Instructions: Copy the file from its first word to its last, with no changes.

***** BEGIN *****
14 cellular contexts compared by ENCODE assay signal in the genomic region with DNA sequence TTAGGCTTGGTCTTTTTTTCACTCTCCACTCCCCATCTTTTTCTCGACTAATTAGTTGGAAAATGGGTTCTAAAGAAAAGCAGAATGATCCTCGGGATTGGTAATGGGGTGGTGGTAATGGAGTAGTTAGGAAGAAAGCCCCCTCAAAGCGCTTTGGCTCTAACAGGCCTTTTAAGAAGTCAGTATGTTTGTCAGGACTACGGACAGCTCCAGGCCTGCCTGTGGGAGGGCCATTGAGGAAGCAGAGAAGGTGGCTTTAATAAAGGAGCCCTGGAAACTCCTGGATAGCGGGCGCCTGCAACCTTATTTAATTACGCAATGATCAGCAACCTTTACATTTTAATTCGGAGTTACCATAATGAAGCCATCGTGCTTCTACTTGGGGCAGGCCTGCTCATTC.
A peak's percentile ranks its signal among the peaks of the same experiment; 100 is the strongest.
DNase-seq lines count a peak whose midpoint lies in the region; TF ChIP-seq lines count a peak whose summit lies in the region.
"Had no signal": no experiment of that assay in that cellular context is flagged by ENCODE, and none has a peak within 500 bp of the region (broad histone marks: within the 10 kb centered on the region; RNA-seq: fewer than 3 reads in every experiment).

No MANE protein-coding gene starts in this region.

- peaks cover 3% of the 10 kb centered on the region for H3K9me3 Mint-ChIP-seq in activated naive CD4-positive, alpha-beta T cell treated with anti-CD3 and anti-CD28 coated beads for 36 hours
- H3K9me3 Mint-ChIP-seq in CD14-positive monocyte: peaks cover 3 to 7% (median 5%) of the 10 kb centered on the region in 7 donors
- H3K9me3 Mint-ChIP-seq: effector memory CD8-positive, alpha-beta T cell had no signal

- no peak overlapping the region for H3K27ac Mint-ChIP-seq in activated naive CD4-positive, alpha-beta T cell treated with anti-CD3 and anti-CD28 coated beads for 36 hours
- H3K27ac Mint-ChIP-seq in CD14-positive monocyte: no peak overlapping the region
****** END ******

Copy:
14 cellular contexts compared by ENCODE assay signal in the genomic region with DNA sequence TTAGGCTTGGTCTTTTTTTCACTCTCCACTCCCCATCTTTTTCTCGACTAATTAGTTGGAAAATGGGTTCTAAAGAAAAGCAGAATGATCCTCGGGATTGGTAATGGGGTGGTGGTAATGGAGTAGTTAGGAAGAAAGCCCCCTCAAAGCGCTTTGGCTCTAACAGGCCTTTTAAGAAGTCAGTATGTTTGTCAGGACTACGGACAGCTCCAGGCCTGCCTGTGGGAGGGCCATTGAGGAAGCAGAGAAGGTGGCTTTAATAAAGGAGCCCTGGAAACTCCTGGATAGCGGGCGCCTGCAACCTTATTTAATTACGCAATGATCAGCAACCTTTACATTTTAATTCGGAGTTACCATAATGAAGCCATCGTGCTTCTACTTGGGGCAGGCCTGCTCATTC.
A peak's percentile ranks its signal among the peaks of the same experiment; 100 is the strongest.
DNase-seq lines count a peak whose midpoint lies in the region; TF ChIP-seq lines count a peak whose summit lies in the region.
"Had no signal": no experiment of that assay in that cellular context is flagged by ENCODE, and none has a peak within 500 bp of the region (broad histone marks: within the 10 kb centered on the region; RNA-seq: fewer than 3 reads in every experiment).

No MANE protein-coding gene starts in this region.

- peaks cover 3% of the 10 kb centered on the region for H3K9me3 Mint-ChIP-seq in activated naive CD4-positive, alpha-beta T cell treated with anti-CD3 and anti-CD28 coated beads for 36 hours
- H3K9me3 Mint-ChIP-seq in CD14-positive monocyte: peaks cover 3 to 7% (median 5%) of the 10 kb centered on the region in 7 donors
- H3K9me3 Mint-ChIP-seq: effector memory CD8-positive, alpha-beta T cell had no signal

- no peak overlapping the region for H3K27ac Mint-ChIP-seq in activated naive CD4-positive, alpha-beta T cell treated with anti-CD3 and anti-CD28 coated beads for 36 hours
- H3K27ac Mint-ChIP-seq in CD14-positive monocyte: no peak overlapping the region